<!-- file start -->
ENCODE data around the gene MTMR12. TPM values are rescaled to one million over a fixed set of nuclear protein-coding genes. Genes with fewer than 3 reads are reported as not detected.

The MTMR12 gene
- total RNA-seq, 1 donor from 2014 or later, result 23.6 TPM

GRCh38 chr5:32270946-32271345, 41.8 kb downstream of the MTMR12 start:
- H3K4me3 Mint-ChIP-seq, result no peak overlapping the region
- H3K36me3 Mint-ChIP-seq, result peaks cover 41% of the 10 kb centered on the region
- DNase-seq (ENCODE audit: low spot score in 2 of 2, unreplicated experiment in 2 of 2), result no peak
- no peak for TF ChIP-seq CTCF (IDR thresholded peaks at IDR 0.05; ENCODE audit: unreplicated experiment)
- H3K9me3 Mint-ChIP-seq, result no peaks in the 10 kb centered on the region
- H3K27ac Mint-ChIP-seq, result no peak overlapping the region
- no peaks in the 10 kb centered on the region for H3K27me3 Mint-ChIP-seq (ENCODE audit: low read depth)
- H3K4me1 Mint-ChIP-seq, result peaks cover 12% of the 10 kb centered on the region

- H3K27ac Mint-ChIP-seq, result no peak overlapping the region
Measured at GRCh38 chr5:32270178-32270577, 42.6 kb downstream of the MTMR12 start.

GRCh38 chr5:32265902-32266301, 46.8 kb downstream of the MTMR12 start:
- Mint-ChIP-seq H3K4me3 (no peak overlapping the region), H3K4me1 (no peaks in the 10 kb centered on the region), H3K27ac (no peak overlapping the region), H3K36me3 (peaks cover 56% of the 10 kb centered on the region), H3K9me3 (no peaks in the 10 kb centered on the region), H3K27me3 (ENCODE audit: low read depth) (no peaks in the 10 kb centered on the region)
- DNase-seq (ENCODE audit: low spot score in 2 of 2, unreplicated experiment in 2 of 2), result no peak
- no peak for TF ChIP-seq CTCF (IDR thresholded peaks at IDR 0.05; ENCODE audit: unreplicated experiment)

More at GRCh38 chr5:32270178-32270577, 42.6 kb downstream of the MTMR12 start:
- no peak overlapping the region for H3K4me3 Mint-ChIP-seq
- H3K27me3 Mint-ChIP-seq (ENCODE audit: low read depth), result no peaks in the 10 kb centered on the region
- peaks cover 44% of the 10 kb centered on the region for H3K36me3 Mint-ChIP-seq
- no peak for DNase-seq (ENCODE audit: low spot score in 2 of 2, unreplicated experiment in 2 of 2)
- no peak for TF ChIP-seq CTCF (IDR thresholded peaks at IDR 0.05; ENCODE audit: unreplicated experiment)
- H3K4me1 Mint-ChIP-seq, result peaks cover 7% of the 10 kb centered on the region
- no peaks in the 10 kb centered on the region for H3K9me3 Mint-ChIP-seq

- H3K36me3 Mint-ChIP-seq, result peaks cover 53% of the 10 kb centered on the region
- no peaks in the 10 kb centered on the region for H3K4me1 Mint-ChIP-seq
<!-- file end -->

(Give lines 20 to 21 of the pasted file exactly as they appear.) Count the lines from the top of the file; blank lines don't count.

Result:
- no peak overlapping the region for H3K4me3 Mint-ChIP-seq
- H3K27me3 Mint-ChIP-seq (ENCODE audit: low read depth), result no peaks in the 10 kb centered on the region